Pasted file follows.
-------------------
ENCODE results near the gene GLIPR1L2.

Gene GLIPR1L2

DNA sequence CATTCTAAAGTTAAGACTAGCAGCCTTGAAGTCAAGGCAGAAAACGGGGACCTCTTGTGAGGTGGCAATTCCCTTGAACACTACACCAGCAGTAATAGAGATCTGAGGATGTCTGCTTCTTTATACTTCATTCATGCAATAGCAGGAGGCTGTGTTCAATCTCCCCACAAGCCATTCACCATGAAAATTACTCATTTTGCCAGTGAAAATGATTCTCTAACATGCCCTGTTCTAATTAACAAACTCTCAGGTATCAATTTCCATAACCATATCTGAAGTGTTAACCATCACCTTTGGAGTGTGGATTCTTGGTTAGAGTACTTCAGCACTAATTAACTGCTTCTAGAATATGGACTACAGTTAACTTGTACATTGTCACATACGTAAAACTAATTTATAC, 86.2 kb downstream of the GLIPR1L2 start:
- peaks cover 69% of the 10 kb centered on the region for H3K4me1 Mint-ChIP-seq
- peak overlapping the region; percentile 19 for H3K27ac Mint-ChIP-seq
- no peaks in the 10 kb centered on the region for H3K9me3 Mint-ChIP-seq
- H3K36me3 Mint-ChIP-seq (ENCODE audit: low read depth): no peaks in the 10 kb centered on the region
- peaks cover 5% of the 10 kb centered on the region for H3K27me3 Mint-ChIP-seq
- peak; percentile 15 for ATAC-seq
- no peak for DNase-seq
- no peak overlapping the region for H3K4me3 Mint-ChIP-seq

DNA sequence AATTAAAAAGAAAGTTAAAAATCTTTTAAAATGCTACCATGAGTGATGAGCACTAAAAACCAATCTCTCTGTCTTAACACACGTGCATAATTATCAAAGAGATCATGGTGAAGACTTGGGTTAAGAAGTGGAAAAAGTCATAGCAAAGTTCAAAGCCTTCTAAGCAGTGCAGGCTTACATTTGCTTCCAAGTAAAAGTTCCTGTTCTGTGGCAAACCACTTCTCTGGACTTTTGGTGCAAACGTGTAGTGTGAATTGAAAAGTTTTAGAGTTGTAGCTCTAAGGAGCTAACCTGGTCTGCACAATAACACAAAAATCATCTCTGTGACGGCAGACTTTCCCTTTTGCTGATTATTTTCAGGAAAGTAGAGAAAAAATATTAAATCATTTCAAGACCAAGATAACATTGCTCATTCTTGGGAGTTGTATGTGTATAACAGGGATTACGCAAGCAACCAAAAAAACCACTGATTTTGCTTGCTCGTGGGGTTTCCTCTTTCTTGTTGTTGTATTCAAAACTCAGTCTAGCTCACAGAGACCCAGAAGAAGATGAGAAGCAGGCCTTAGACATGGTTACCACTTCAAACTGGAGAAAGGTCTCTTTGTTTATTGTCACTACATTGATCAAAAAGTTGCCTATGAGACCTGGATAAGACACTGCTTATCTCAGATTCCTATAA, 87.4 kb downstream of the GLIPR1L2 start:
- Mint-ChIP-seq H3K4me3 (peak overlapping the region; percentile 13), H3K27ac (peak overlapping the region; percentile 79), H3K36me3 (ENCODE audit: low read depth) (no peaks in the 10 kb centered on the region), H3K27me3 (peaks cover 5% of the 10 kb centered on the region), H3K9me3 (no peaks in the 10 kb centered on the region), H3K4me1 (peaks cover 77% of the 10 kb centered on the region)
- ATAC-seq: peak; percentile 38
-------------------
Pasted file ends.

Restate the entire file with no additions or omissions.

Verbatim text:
ENCODE results near the gene GLIPR1L2.

Gene GLIPR1L2

DNA sequence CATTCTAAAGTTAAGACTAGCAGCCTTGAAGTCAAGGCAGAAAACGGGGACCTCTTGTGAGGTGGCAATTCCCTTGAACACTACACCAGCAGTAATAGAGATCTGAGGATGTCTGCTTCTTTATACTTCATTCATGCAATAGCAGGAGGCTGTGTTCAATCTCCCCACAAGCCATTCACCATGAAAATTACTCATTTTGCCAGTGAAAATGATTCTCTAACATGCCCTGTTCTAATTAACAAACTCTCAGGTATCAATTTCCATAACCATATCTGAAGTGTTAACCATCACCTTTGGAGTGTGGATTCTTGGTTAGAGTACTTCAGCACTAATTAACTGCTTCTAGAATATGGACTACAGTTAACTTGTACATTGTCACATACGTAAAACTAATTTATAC, 86.2 kb downstream of the GLIPR1L2 start:
- peaks cover 69% of the 10 kb centered on the region for H3K4me1 Mint-ChIP-seq
- peak overlapping the region; percentile 19 for H3K27ac Mint-ChIP-seq
- no peaks in the 10 kb centered on the region for H3K9me3 Mint-ChIP-seq
- H3K36me3 Mint-ChIP-seq (ENCODE audit: low read depth): no peaks in the 10 kb centered on the region
- peaks cover 5% of the 10 kb centered on the region for H3K27me3 Mint-ChIP-seq
- peak; percentile 15 for ATAC-seq
- no peak for DNase-seq
- no peak overlapping the region for H3K4me3 Mint-ChIP-seq

DNA sequence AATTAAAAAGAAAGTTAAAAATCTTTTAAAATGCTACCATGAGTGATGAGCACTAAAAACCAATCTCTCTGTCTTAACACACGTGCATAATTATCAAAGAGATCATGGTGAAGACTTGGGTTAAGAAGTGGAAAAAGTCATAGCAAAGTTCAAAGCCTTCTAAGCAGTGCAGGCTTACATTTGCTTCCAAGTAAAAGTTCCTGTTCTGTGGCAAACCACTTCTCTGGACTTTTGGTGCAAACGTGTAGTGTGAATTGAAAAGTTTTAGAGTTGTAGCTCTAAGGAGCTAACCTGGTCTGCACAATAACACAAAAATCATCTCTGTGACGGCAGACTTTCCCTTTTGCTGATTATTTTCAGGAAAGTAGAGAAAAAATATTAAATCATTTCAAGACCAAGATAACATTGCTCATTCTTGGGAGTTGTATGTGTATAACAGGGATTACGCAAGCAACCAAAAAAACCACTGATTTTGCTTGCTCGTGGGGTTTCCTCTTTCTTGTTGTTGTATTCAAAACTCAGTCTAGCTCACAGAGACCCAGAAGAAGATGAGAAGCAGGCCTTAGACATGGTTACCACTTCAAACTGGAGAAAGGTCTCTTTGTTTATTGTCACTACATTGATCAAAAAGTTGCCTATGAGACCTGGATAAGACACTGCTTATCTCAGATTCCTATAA, 87.4 kb downstream of the GLIPR1L2 start:
- Mint-ChIP-seq H3K4me3 (peak overlapping the region; percentile 13), H3K27ac (peak overlapping the region; percentile 79), H3K36me3 (ENCODE audit: low read depth) (no peaks in the 10 kb centered on the region), H3K27me3 (peaks cover 5% of the 10 kb centered on the region), H3K9me3 (no peaks in the 10 kb centered on the region), H3K4me1 (peaks cover 77% of the 10 kb centered on the region)
- ATAC-seq: peak; percentile 38